I don’t know about you, but lately I’ve seen a lot of chatter over the past few months about something that we can only dare to dream about: the 4-day work week.
With a variety of media from Le Monde to business reporters like CNBC, Fortune, and the Financial Times starting to cover the idea of working 32 hours a week, this is rather exciting news for us “5-day-a-week’ers”. (Is that the proper term for this? Have I just invented one? Let’s just go with it, shall we?)
I’m referring to a various media outlets because this seems like the sort of thing that is likely going to be bound in peer pressure. The more companies/countries that adopt this, the more likely it is to snowball. This is of course how the 5-day-week came into being in the early 20th century, giving most of us Saturday and Sundays off.
So we would all seem to have a vested interest in this discussion and experiment. (I say “we” as in those of us who are not secret billionaires who can afford to dial it in a couple of times a week.)
With all that being said, in France we seem to be going the other way. We seem to be increasing our hours, instead of decreasing.
While most French private employees work 35 hours/week, if not more (hint: 35 hrs is a bit of a myth), government municipal workers in France actually work less.
And this is why I bring this topic up now: Currently, the garbage collectors in Marseille who work around 30-hours a week, are on strike because they refuse to work longer to get to 35 hours. (I have family in the area, so I can tell you the piles of garbage everywhere are dreadful.)
The strikers are complaining about a new law that kicked in on Jan 1, 2022, saying that municipal workers need to work at least 35-hours a week, meaning 1607 hrs/year, compared to an average 1548 hrs/yr that they work now.
A lot of mayors of smaller towns and villages across France have come out and said they will ignore the law, rather than implement it. Resistance!
In addition, most primary and certain middle schools in France are already at 4-days/week, having Wednesdays off. The government tried to change the law in 2013 by trying to implement schooling for 4.5 days/week. The uproar was equally from teachers who would have had to put in longer hours, as well as parents who usually put their kids in sports and other activities on Wednesdays.
By 2017 (when the law was actually supposed to go into effect) the new govt. relented, and let each town decide what they wanted to do.
For instance, the City of Paris still has 4.5 days/week of school, while the next-door department of Hauts-de-Seine, has mostly returned to 4 days/week.
(Map above in red shows where school is 4 days/week and blue for school during 4.5 days/week.)
The French drive to match the rest of world is competing with the fact that the rest of the world is changing course. Everywhere, the pandemic has made many of us reevaluate what is important, and “work” is not so high in that list.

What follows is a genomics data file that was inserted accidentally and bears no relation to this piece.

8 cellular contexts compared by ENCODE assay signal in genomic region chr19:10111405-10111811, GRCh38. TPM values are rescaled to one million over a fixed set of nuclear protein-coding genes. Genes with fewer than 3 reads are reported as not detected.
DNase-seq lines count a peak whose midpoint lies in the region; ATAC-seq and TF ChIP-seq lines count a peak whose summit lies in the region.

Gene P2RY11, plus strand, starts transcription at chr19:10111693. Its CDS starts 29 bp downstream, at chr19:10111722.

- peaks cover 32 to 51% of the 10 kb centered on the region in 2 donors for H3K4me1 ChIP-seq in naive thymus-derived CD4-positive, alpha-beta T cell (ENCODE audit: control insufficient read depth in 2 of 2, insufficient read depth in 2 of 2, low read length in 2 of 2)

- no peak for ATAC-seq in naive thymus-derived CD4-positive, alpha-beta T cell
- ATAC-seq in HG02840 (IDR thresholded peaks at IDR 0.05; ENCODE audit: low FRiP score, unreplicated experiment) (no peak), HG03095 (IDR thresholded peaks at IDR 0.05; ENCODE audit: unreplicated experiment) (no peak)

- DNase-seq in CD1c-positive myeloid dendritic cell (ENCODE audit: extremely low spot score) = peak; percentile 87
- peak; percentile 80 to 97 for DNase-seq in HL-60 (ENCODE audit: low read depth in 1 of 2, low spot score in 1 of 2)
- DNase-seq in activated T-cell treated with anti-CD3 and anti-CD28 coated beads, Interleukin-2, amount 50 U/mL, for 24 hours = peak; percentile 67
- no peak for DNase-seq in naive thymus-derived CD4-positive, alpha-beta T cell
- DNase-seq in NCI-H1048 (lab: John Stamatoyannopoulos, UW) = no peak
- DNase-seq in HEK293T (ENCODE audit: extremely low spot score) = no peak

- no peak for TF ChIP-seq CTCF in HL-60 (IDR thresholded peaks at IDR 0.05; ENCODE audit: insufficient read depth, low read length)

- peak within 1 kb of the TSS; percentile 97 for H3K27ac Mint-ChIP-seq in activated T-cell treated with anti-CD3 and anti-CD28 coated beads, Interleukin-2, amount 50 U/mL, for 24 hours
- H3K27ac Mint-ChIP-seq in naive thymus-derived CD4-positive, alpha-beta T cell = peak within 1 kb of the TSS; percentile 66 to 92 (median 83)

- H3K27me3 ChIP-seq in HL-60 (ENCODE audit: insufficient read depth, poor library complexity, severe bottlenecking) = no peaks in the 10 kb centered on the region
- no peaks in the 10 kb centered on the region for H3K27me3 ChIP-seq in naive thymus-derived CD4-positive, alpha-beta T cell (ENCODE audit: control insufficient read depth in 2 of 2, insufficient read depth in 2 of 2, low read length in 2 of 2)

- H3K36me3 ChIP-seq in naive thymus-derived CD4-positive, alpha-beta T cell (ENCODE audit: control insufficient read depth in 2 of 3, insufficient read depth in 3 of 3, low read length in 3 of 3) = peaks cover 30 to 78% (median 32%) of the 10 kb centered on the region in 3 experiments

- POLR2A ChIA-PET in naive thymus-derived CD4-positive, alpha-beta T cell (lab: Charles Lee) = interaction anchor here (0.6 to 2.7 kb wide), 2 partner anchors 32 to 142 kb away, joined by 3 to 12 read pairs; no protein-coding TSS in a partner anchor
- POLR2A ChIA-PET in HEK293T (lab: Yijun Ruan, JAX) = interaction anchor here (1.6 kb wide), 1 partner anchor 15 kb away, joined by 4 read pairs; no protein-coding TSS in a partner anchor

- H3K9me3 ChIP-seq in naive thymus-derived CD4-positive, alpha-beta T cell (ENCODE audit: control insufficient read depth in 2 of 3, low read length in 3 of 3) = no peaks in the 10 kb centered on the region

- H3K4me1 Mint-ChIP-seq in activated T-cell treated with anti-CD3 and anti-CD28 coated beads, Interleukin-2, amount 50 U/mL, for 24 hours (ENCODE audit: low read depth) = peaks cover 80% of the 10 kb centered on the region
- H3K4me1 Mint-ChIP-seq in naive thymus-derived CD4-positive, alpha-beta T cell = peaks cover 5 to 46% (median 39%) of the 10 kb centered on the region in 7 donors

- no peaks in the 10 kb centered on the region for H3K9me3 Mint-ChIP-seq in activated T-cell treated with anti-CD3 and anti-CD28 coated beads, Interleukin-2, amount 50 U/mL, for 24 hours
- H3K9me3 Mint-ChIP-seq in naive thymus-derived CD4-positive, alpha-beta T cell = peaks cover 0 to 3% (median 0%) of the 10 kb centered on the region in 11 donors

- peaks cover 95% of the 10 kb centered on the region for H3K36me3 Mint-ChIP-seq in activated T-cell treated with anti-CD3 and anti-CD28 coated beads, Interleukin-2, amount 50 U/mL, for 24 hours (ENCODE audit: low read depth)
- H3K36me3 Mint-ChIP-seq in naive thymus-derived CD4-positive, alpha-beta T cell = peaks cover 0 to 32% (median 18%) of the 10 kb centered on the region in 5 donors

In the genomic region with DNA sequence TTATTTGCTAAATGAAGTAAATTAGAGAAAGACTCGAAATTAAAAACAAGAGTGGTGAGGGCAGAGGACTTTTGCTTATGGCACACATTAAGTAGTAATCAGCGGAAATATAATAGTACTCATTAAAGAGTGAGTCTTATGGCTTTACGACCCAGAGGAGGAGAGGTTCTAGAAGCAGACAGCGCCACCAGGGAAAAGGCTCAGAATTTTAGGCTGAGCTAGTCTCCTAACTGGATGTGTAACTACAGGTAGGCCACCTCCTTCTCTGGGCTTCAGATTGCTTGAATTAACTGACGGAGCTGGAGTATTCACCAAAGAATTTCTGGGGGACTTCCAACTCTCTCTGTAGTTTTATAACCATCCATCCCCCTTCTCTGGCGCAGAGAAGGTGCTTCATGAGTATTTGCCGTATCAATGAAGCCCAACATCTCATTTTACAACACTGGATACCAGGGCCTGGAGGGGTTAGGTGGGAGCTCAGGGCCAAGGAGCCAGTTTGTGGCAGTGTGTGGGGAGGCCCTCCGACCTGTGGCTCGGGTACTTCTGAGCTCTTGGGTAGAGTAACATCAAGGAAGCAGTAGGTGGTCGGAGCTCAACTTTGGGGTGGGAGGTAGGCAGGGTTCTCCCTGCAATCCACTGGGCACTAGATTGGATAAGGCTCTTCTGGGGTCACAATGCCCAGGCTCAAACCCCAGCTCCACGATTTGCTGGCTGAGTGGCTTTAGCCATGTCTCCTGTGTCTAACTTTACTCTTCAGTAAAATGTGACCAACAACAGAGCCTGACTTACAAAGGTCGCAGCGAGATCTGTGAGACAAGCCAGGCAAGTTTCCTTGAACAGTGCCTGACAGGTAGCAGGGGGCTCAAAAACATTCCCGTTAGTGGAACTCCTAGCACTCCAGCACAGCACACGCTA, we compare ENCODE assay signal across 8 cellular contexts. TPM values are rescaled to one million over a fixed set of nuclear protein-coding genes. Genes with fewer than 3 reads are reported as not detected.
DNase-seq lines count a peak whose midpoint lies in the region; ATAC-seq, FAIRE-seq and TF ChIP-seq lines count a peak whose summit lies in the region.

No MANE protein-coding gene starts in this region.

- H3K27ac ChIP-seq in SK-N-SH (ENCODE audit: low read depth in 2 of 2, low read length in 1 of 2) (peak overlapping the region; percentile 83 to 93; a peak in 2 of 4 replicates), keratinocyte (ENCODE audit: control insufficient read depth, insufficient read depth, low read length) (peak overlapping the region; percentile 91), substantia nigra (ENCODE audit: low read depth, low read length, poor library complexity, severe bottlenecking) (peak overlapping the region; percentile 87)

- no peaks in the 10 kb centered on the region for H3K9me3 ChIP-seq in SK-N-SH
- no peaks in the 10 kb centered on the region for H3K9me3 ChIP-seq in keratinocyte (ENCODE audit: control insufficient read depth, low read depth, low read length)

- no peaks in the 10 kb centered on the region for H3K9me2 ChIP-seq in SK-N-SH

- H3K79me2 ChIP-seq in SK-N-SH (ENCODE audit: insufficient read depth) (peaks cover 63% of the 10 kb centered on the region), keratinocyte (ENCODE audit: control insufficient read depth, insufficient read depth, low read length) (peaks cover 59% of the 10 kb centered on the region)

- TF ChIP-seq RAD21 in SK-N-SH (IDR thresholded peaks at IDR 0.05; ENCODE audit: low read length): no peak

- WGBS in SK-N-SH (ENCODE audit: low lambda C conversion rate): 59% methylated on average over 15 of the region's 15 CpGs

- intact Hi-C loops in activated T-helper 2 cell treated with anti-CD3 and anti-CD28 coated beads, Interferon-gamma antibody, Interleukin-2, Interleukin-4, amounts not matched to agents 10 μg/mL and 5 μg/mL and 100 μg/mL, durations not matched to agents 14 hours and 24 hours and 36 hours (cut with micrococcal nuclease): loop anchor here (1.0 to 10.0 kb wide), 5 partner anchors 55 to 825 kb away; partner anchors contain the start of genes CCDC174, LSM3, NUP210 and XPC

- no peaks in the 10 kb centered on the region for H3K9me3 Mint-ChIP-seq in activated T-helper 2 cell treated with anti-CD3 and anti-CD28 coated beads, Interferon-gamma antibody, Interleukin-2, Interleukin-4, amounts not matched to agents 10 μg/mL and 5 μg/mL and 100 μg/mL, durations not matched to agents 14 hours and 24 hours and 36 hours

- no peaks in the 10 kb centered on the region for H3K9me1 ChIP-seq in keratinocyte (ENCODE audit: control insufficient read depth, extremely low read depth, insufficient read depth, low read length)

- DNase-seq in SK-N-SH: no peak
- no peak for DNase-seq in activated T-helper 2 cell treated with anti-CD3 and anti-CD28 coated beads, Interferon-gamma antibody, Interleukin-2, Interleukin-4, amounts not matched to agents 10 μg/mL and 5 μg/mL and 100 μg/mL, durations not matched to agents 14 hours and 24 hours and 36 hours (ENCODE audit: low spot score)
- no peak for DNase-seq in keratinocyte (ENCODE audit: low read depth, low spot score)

But as recently as this past December, President Macron has gone on the record saying “il faudra travailler plus longtemps!”, meaning “we have to work longer!”
To be clear, he is referring to working more years, rather than more hours/week. The official retirement age in France is 62 and some workers like train conductors can even retire as early as 50 years old if their job is deemed to be penible.
It brings up the question, can you work 4-days-a-week and still retire at 62 years old? Or even 65? Well, it would seem that we are already there to a certain extent. Government spending in France is 60%+ of GDP (yes really!), and public workers are a big portion of the economy, so that balancing act was already in place.
So, if French schools, many public workers, and other sectors of the economy were already at reduced hours, surely it is time for the rest of us to get join in, non?
Yes, I know, ‘“fiscal deficit”, “balancing the books”, etc… But isn’t the economic theory that increased consumer spending (from all that time off) will reduce the impact on the fiscal deficit? We can let the economists and politicians slug that one out.
Until then, if you are living in Marseille, you are either with the garbage strikers or against them.
In other news:
- The Guardian is blaming long truck lines on French customs agents instead of Brexit. Buried in the fine print is the quote “While electronic certification would have been possible using an EU computer system, the UK turned down an offer from Brussels to use the platform and built its own system instead.”
- CNN summarizes current travel conditions in France if you want to come for a visit. It was published 4 days ago, and may already be out of date.
- And finally if you are traveling to France, you should know that one of the beaches near Marseille, the Sugiton pebble beach at the Calanques, is going to be on restricted access this summer to prevent erosion. Don’t say I didn’t warn anyone.
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